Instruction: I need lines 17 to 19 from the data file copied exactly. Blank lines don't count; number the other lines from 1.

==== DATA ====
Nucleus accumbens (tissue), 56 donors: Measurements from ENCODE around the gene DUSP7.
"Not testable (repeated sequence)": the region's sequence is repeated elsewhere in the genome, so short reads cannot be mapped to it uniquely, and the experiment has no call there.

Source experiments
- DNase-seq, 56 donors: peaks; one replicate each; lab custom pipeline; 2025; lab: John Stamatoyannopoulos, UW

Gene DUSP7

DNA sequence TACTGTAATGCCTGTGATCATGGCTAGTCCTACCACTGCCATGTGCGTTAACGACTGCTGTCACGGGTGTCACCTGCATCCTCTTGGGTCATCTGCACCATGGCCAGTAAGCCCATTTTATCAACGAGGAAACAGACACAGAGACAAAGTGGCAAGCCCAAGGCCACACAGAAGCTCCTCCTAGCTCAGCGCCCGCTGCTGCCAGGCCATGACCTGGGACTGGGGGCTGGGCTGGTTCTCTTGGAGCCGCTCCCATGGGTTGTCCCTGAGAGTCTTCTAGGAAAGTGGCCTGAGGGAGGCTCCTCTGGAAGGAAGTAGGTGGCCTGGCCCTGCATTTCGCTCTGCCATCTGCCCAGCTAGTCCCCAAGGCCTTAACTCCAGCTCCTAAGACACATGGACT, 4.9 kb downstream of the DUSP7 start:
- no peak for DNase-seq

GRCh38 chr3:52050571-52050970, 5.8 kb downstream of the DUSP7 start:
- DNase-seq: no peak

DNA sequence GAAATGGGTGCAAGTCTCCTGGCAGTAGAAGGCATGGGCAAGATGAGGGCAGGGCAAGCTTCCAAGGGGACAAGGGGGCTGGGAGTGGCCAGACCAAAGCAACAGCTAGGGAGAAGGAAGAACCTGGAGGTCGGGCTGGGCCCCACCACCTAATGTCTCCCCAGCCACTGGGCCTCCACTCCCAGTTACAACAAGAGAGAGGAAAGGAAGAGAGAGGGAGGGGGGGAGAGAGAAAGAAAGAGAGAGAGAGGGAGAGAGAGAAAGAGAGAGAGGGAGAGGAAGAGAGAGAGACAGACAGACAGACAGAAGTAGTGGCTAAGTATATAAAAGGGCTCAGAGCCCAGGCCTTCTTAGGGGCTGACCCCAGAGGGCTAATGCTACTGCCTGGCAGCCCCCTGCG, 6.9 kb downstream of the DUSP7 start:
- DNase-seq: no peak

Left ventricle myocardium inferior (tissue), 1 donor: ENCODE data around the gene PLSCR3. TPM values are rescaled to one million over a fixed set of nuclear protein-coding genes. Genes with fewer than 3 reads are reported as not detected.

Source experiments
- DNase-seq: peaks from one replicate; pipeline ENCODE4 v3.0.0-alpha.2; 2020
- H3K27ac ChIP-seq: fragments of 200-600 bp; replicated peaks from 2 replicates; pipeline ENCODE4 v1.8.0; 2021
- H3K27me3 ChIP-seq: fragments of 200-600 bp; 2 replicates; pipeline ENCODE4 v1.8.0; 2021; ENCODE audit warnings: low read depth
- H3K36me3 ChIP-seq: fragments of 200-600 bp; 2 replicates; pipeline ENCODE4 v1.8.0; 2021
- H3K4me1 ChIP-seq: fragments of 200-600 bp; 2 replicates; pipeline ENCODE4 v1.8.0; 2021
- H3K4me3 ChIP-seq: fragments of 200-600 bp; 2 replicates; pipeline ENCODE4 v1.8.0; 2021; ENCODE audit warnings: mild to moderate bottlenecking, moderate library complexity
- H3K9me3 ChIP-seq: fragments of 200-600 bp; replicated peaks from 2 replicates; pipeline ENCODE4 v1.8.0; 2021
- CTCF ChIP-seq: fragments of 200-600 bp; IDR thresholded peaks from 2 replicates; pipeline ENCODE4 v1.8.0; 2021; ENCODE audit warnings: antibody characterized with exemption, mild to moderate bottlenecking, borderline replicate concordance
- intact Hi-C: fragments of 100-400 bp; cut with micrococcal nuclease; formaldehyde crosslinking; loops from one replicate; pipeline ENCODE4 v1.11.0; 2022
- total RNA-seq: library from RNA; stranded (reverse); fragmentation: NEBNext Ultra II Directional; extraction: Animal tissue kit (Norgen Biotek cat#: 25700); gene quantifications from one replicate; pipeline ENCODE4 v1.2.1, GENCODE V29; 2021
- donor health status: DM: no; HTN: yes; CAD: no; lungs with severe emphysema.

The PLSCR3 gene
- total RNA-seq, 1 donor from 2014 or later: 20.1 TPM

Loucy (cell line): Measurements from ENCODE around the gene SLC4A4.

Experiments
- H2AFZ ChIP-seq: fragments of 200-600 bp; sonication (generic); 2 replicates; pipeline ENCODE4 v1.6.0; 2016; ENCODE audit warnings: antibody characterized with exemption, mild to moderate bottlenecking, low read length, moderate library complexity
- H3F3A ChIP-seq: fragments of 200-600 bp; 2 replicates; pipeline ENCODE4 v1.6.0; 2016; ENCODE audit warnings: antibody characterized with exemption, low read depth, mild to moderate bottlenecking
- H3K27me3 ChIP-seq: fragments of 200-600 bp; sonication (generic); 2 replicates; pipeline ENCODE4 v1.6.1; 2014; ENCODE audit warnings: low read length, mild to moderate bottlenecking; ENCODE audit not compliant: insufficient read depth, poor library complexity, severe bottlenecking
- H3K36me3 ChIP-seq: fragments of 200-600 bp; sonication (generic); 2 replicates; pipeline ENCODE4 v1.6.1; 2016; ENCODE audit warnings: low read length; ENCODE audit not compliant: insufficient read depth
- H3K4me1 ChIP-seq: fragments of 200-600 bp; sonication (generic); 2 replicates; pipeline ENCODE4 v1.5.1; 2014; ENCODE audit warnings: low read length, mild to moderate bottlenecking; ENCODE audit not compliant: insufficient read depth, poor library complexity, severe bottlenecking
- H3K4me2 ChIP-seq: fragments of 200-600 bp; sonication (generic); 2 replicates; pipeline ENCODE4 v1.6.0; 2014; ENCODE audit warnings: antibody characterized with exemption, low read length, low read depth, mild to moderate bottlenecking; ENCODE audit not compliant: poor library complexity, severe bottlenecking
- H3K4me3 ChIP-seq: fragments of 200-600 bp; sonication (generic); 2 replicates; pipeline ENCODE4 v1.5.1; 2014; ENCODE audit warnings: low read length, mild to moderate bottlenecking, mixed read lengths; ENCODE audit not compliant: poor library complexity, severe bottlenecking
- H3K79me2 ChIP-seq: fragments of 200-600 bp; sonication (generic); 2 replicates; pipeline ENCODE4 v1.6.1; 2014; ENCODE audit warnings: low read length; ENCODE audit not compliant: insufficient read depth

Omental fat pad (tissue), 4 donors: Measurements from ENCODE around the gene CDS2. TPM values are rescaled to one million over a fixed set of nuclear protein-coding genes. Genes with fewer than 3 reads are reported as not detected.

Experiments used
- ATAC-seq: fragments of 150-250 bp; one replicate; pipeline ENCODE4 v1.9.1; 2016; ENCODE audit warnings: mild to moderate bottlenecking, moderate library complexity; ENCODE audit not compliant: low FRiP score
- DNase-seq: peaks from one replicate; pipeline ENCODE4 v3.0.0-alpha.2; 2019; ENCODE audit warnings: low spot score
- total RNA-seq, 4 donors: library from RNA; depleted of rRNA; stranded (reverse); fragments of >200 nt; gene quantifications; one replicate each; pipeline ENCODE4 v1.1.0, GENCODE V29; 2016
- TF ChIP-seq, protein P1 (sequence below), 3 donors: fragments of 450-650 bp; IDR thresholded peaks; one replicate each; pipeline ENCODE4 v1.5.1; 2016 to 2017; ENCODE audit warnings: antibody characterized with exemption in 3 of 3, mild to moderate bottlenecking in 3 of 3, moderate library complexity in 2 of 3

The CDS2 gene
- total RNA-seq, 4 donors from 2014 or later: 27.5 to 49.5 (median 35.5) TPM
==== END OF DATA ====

- H3K36me3 ChIP-seq: fragments of 200-600 bp; 2 replicates; pipeline ENCODE4 v1.8.0; 2021
- H3K4me1 ChIP-seq: fragments of 200-600 bp; 2 replicates; pipeline ENCODE4 v1.8.0; 2021
- H3K4me3 ChIP-seq: fragments of 200-600 bp; 2 replicates; pipeline ENCODE4 v1.8.0; 2021; ENCODE audit warnings: mild to moderate bottlenecking, moderate library complexity